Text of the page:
7. Investment promotion and facilitation

As highlighted in the OECD Policy Framework for Investment (OECD, 2015a), investment promotion and facilitation – if adequately designed and implemented – can be powerful means to attract investment and ensure its contribution to economic development. As such, countries worldwide decide to not only remove restrictions on foreign direct investment and provide high standards of protection to investors, but also to proactively promote and facilitate investment, or certain types of investment, to maximise the benefits to the host economy. Considering that Uruguay has removed most formal barriers to FDI (Chapter 4), and is characterised by a stable macroeconomic framework and high level of protection to investors (Chapters 2 and 5), it can benefit from active and well-designed investment promotion and facilitation policies to help attract and retain investment that can assist its transition towards more innovation, diversification and high-quality employment.

As will be shown in this chapter, Uruguay has a generally conducive business climate and has reformed its regulatory framework for investment promotion and facilitation over time. These reforms have resulted in a wide range of government support provided to firms and favourable business conditions. According to the most recent surveys, the majority of foreign investors are either satisfied or very satisfied with the overall investment climate (Figure 7.1). In addition, despite general instability in the neighbouring region, Uruguay has thus far not suffered any large-scale divestments; and nearly 50% of investors decided to reinvest their earnings in the last five years.1 Still, there is perception that relatively timid progress on administrative simplification can hamper opportunities for private investment. The medium-term challenge will be to continue the reforms, in particular addressing existing administrative bottlenecks, deepening regulatory reform and paying more attention to investment facilitation, while also streamlining and improving the oversight of existing regimes for investment incentives.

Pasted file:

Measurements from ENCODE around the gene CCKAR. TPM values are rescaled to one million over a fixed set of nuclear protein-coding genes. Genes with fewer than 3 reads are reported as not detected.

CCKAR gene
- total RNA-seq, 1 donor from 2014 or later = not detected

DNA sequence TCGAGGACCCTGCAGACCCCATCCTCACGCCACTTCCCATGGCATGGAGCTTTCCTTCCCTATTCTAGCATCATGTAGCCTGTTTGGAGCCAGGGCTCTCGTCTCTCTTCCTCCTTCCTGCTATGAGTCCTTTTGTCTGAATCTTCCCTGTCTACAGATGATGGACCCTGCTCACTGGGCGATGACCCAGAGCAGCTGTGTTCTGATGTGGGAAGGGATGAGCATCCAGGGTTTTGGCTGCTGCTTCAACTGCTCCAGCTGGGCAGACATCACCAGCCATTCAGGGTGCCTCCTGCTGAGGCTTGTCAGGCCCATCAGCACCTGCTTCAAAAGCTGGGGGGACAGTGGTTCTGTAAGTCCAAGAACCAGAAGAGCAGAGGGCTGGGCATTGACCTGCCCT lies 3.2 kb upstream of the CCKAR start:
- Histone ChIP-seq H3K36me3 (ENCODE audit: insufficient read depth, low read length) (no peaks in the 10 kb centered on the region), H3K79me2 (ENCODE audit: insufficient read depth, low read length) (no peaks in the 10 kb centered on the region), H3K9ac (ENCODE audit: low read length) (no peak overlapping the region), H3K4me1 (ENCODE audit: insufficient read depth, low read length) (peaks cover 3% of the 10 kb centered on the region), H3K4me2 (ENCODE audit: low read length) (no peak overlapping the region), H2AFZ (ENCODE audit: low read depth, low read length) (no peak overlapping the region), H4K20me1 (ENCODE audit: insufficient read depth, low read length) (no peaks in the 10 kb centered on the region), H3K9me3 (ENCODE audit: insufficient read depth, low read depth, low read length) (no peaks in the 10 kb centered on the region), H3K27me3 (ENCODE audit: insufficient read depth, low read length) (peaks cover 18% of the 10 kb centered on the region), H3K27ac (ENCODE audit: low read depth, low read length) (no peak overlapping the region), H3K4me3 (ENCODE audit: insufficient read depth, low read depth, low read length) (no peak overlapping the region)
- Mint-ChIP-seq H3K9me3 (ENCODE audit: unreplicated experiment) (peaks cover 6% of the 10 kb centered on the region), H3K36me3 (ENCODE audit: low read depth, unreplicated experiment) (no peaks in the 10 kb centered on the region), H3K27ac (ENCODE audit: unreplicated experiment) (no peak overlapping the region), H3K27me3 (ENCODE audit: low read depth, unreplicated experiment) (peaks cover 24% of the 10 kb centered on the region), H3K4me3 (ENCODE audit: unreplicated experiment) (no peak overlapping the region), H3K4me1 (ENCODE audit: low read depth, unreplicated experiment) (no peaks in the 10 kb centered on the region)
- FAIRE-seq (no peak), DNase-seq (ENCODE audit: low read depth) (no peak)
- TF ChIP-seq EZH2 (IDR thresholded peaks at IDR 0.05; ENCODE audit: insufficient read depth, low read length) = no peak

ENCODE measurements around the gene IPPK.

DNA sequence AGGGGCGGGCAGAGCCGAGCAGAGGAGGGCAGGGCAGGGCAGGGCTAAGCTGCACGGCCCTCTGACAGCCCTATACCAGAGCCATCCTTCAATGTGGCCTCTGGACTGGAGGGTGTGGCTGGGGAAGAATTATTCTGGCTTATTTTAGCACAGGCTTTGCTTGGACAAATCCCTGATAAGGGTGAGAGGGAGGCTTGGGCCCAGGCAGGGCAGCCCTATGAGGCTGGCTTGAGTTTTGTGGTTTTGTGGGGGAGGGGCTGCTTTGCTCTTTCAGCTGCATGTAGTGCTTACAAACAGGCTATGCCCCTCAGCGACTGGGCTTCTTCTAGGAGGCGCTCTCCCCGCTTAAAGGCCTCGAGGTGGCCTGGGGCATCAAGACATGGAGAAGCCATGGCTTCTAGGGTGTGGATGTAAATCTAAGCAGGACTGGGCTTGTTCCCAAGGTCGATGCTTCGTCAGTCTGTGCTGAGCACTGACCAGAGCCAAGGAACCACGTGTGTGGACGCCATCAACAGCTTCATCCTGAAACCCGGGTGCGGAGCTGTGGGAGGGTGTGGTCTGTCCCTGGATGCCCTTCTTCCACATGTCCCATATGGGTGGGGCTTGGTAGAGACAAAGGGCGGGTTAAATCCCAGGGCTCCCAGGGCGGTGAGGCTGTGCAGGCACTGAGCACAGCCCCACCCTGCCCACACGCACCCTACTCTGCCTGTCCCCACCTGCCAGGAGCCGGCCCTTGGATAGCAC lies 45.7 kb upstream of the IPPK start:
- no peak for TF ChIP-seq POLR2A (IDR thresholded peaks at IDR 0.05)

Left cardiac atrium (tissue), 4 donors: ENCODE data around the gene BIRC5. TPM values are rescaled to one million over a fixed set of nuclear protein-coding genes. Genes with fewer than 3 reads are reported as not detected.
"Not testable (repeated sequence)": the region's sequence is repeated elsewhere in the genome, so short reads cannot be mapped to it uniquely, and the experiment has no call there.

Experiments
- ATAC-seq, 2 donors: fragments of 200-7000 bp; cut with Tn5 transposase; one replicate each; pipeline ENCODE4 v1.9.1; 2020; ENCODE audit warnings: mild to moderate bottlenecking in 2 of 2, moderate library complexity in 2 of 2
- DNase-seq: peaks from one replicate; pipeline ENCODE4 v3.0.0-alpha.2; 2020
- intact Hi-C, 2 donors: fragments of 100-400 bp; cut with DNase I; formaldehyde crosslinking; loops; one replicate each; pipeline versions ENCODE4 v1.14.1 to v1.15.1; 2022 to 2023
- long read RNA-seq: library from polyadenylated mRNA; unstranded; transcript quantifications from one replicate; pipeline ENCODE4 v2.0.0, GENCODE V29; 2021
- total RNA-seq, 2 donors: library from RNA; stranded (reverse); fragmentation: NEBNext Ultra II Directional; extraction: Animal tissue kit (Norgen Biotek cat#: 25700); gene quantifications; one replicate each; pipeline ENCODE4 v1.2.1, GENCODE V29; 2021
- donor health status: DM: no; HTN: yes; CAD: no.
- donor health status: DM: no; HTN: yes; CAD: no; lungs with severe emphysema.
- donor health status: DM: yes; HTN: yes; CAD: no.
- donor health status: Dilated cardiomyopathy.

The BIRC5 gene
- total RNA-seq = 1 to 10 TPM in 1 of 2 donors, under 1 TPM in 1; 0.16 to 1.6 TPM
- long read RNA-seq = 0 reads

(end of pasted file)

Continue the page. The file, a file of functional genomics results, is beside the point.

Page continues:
This chapter provides an overview of the current approach to investment promotion and facilitation in Uruguay, including the overall regulatory framework and institutional set-up, evaluation of the activities of the national Investment Promotion Agency (IPA), namely Uruguay XXI, and the scope for progress in the area of administrative simplification regulatory quality. It concludes with main findings and options for further reform.

The legal framework for investment promotion and facilitation in Uruguay is defined by the Law on Investments (Law 16.906) and its regulatory decrees (e.g. Decree 02.012 of 2012), Law on Special Economic Zones (Law 19.566 and 15.921 and Decree 454/988), Law on Industrial Parks (Law 17.547) and a series of special sectoral regimes, governed by different laws and decrees (Table 7.1). In particular, the Law on Investments, enacted in 1998 and reformed several times since then (2007, 2012 and 2018), outlines the overall goals of Uruguay’s investment policy2, sets out general principles of treatment of foreign investors,3 and lists specific sectors that can benefit from investment support and outlines relevant criteria and applicable procedures.